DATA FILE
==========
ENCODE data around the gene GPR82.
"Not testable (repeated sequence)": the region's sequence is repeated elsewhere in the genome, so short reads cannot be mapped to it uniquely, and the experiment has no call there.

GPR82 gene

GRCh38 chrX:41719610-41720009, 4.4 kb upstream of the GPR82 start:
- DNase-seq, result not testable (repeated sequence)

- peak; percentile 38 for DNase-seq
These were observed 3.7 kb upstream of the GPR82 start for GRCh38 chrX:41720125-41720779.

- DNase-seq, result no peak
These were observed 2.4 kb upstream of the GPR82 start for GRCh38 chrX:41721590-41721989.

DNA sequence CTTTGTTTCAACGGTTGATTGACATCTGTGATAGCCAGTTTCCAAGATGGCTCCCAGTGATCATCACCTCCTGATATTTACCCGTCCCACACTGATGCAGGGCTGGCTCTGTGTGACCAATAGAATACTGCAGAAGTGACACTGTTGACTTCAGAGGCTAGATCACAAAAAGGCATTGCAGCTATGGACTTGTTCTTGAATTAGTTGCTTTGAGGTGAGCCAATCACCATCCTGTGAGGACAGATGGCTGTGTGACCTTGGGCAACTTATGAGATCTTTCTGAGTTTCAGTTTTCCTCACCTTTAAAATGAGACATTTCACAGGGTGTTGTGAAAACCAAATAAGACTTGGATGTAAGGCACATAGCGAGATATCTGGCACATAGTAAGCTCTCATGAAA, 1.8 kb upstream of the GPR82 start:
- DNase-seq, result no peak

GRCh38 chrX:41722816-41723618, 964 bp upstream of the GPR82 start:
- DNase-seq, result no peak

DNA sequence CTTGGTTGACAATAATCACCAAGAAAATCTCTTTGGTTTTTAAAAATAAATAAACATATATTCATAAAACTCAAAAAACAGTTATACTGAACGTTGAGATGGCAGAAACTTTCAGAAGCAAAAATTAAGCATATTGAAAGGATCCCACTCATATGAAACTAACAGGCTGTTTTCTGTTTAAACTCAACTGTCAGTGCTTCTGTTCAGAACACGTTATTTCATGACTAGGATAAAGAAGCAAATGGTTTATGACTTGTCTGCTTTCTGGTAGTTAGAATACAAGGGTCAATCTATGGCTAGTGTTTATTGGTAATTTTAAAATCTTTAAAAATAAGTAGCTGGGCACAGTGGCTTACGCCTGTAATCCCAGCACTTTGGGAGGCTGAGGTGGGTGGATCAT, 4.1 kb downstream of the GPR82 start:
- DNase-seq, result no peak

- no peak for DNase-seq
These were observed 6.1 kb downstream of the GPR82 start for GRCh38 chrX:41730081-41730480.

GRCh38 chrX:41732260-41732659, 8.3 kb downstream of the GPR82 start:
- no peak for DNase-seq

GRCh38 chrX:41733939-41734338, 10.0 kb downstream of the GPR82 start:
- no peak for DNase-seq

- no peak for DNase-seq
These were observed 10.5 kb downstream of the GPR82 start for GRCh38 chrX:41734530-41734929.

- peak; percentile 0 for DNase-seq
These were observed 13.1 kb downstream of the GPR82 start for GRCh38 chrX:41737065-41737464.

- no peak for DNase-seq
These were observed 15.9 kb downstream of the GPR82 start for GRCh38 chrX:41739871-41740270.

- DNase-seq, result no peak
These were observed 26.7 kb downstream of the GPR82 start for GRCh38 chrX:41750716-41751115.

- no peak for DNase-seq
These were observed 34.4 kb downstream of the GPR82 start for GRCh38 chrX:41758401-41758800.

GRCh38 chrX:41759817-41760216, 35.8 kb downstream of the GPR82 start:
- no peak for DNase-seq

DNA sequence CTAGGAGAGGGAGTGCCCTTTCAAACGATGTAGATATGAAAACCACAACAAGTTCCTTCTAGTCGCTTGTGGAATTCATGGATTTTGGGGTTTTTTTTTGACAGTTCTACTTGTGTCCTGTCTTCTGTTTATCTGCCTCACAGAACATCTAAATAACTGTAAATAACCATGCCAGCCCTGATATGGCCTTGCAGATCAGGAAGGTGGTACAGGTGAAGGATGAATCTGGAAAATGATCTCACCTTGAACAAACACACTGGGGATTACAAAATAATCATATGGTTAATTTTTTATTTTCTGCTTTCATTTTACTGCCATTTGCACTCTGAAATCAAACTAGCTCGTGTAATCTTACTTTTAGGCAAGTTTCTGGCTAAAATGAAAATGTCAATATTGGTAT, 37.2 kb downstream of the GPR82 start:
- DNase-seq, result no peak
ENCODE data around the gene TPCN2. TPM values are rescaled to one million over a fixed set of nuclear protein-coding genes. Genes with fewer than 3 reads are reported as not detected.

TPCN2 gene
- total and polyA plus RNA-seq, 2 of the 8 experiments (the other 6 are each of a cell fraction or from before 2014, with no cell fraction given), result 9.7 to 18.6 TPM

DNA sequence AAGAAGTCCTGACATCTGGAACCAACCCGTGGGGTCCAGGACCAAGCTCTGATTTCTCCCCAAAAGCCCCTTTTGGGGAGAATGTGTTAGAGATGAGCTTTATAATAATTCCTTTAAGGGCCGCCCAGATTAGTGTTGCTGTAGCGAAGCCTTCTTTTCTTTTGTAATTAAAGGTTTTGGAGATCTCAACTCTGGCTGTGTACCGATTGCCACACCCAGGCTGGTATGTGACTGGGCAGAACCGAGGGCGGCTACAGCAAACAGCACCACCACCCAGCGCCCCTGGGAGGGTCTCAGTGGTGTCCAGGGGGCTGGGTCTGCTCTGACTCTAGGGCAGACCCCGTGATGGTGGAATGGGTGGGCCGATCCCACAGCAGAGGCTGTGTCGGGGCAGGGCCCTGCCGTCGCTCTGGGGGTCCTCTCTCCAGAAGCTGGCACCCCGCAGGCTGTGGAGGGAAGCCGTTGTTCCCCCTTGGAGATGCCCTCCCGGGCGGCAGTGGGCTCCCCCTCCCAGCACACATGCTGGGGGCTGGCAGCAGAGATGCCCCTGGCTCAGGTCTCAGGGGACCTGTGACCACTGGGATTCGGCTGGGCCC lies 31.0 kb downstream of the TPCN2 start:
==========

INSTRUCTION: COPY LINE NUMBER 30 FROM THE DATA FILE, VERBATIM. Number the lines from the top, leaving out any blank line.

- no peak for DNase-seq